The VISNAV system uses a Position Sensitive Diode (PSD) sensor for 6 DOF estimation. Output current from the PSD sensor determines the azimuth and elevation of the light source with respect to the sensor. By having four or more light source called beacons in the target frame at known positions the six degree of freedom data associated with the sensor is calculated.
The beacon channel separation and demodulation are done on a fixed point digital signal processor (DSP) Texas Instruments TMS320C55x  using digital down conversion, synchronous detection and multirate signal processing techniques. The demodulated sensor currents due to each beacon are communicated to a floating point DSP Texas Instruments TMS320VC33  for subsequent navigation solution by the use of colinearity equations.
Among other competitive systems  a differential global positioning system (GPS) is limited to midrange accuracies, lower bandwidth, and requires complex infrastructures. The sensor systems based on differential GPS are also limited by geometric dilution of precision, multipath errors, receiver errors, etc.These limitations can be overcome by using the DSP embedded VISNAV system
FACTORS AFECTING MEASUREMENT
There is likely to be a large amount of ambient light at short wavelength and low carrier frequencies due to perhaps the sun, its reflections, incandescent or discharge tube lights, LCD and cathode ray tube displays etc. In many cases this ambient energy would swap a relatively small beacon signal and the PSD centroid data would mostly correspond to this unwanted background light.
In order to avoid this problem by modulating the beacon controller current by a sinusoidal carrier of high frequency. The resulting PSD signal currents then vary sinsuoidally at approximately the same frequency and have to be demodulated to recover the actual current proportional to the beacon light centroid. This modulation or demodulation scheme leads high degree of insensitivity to variations in ambient light and it is a key to make the PSD sensing approach practical.
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VISNAV is Vision Based Sensor and Navigation System for Autonomous Aerial Refueling
Now a days there are several navigation systems for positioning the objects. Several research efforts have been carried out in the field of Six Degrees Of Freedom estimation for rendezvous and proximity operations. One such navigation system used in the field of Six Degrees Of Freedom position and attitude estimation is the VISion based NAVigation system. It is aimed at achieving better accuracies in Six Degrees Of Freedom estimation using a more simpler and robust approach.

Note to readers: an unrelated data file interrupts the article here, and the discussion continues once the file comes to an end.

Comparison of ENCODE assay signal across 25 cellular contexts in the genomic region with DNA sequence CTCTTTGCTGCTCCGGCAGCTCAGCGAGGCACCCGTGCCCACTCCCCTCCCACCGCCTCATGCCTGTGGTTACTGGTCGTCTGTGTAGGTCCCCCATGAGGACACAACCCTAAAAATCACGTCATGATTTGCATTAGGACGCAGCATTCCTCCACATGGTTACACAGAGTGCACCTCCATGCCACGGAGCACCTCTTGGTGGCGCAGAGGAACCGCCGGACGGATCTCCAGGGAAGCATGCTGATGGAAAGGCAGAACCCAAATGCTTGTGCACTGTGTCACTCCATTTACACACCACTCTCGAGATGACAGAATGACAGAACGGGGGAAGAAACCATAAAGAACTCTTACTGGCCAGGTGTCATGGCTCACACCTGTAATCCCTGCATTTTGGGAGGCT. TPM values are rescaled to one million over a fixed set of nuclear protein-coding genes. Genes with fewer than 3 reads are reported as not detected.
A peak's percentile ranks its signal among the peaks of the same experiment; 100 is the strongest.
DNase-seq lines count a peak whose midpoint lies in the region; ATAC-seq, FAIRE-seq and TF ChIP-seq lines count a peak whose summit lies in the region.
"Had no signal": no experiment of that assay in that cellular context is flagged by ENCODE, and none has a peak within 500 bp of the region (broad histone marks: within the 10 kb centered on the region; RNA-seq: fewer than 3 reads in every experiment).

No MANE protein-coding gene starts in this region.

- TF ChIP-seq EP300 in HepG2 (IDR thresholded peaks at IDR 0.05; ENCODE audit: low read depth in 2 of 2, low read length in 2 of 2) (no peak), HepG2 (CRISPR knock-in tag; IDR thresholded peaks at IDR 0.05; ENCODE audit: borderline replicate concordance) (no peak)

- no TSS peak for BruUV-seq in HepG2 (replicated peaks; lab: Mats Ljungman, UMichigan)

VisNav Sensor Systems
The Texas A&M team has engaged in significant sensor and sensor fusion research over the past few years One focus of our sensors and sensor fusion work has been to address the demands of real-time, high resolution, and high reliability systems; we seek optimal integrated designs of advanced sensors, fusion algorithms, and computing architectures to solve particular set of problems. The integration of sensor design, sensor fusion algorithms and advanced computing results in a class of embedded systems we refer to as smart sensors. VisNav, our vision based navigation sensor suite has a special mention among our sensor results. StarNav, one of Texas A&M's other navigation solution is described here
VisNav came in to being, with a primary objective of enabling (anticipating a worst case scenario) a single sensor to provide full 6 degree of freedom relative navigation of two air vehicles â€œ with sufficient precision and bandwidth to enable the challenging goal of fully autonomous air refueling. A second objective was to achieve an extremely robust navigation solution. We have fully achieved these goals in ground demonstrations, and the flight experiment program is presently mid-stream. We mention that the small mass (<1 kg) and low power (< 20 watts) of this modular sensor design allows obvious paths to dual and higher parallel redundancy architectures..
Flight Test Demonstration Program :
To validate and demonstrate the Autonomous Air Refueling System (AARS), composed of the VisNav relative navigation sensor, and the Reference Observer Tracking Controller (ROTC) control laws, both developed by our team, we conducted the following flight test program. The program is being conducted from 3 April 2006 â€œ 31 October 2007 at the Flight Mechanics Laboratory, under sponsorship from FRL/MN and Boeing, under sub-contract to StarVision Technologies. Fight testing of the first vehicle began in June 2006, and is still proceeding. To date, more than 10 validation and verification flights of the tanker and receiver have been conducted. The first air-to-air docking of the tanker aircraft and the receiver aircraft, without human supervision or intervention, is scheduled for 2nd Quarter 2007.
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